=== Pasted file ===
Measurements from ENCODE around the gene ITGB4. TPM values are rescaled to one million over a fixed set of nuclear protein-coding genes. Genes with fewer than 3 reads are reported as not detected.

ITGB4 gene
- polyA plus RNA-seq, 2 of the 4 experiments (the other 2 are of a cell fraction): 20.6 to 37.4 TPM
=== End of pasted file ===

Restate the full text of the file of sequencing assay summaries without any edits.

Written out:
Measurements from ENCODE around the gene ITGB4. TPM values are rescaled to one million over a fixed set of nuclear protein-coding genes. Genes with fewer than 3 reads are reported as not detected.

ITGB4 gene
- polyA plus RNA-seq, 2 of the 4 experiments (the other 2 are of a cell fraction): 20.6 to 37.4 TPM